I've always found it ironic that, while German bombs were raining down horror on London during the Blitz in World War II, we grammar school pupils in a London suburb were still being made to read snippets of German literature from the Minnesingers to Stefan George and Thomas Mann. But I've never regretted it, nor the French and Latin literature we tasted.

The effect just described is not, however, being felt only in the stratosphere of literature. At a more down-to-earth and better paying level, the European Commission in Brussels is now experiencing a shortage of native English Expert Translators, who are needed to maintain the standard of English required for its official publications. Rosie Morfey explains,
"The translation services are finding it difficult to recruit to recruit sufficient numbers of skilled linguists working into English. With falling numbers studying modern languages at British universities... or limiting themselves to one foreign language, there are fewer and fewer people who can offer the required range of language skills."
To sum it up, here's a derived hypothesis from NTH: more bilinguals mean more translators at all levels, and conversely more translators are symptomatic of more bilinguals. Vice versa, fewer bilinguals, etc...

Photo: "Momoko Gill, a young, Japanese-British woman who was finishing high school in Santa Barbara, California. She told me she was born in England and spent her first five years there, then ten years in Japan, before three in Santa Barbara. She grew up speaking both English and Japanese. Her eloquent articulation of interest, plus persistence, made her my eventual choice. She had no interpreting experience, but she was a serious jazz drummer and basketball player and I thought those backgrounds were good for this line of work." — Sam Stephenson. The “line of work” was conducting interviews for research on a famous photo-journalist.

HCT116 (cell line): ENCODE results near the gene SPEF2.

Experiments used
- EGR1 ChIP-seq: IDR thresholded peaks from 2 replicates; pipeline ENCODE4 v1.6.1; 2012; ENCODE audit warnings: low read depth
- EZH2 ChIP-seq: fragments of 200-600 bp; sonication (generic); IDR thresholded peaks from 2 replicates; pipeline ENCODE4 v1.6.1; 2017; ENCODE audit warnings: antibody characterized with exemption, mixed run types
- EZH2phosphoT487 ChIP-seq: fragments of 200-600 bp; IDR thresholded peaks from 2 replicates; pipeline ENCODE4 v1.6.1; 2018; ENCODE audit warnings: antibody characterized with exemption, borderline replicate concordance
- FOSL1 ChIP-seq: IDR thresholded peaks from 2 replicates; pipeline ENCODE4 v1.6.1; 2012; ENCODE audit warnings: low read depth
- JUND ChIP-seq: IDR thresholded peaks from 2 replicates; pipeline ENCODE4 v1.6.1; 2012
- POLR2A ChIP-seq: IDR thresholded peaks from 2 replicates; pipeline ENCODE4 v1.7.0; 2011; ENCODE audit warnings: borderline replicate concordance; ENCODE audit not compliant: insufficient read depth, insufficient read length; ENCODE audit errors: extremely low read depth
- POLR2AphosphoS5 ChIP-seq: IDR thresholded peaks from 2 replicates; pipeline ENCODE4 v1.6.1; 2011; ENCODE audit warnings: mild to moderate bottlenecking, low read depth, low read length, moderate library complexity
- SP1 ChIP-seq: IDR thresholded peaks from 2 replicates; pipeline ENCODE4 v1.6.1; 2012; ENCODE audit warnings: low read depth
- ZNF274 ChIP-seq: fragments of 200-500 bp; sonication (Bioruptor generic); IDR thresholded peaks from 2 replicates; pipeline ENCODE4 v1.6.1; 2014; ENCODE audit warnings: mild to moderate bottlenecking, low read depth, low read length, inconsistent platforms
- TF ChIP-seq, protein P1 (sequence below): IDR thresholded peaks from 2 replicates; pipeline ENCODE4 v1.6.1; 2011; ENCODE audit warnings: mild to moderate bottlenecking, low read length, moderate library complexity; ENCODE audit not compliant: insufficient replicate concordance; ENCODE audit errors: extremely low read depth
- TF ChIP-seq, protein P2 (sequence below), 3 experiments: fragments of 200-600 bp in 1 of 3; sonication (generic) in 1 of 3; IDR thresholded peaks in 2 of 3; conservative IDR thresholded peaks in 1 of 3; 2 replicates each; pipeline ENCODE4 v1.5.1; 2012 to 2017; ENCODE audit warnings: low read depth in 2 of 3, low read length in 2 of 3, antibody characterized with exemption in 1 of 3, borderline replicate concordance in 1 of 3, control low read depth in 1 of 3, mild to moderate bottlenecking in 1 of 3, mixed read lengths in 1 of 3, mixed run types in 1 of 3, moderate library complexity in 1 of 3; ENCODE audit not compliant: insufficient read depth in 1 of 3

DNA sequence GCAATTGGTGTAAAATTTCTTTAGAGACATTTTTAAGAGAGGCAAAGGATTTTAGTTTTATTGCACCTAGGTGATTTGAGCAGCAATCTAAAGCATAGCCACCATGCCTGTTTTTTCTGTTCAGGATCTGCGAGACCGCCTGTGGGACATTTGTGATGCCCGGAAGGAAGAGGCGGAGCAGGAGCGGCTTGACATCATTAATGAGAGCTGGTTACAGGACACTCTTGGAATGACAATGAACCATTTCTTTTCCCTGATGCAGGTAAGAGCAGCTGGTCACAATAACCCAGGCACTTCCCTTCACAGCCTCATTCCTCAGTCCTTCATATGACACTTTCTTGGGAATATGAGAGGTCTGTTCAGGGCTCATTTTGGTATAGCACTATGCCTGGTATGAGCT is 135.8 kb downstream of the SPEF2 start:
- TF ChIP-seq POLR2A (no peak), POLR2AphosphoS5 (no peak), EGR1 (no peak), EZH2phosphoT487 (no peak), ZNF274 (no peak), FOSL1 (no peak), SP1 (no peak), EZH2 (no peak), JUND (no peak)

Lionel Dersot. Liquefaction. The Liaison Interpreter, May 6, 2011.

Amanda Hopkinson, Changing the page. The Linguist, vol. 49, no. 3, pp. 8-9, 2010.

Rosie Morfey. Scouting for talent. The Linguist, vol. 49, no. 1, p. 24, 2010. Incidentally, Rosie herself translates at the European Commission from French, Swedish, Danish, German, Estonian and Hungarian into English.

The Linguist is the bi-monthly magazine of the Chartered Institute of Linguists,

Sam Stephenson. Q&A with Momoko Gill. Jazz Loft Project Blog, May 2011.

Friday, May 6, 2011

Zubeyda, Deaf Culture and Advocacy

This is a continuation of the preceding post.
A Term note has been added to the first version of the present post.

A constant theme in Zubeyda Melikyan's description of her life and work is the cultural aspect. Indeed, she starts off with a classic Sapir-Whorf or 'linguistic relativity' declaration (see References):
"My mother’s first words to me were in sign language. I have perceived the world through this language."
She goes on: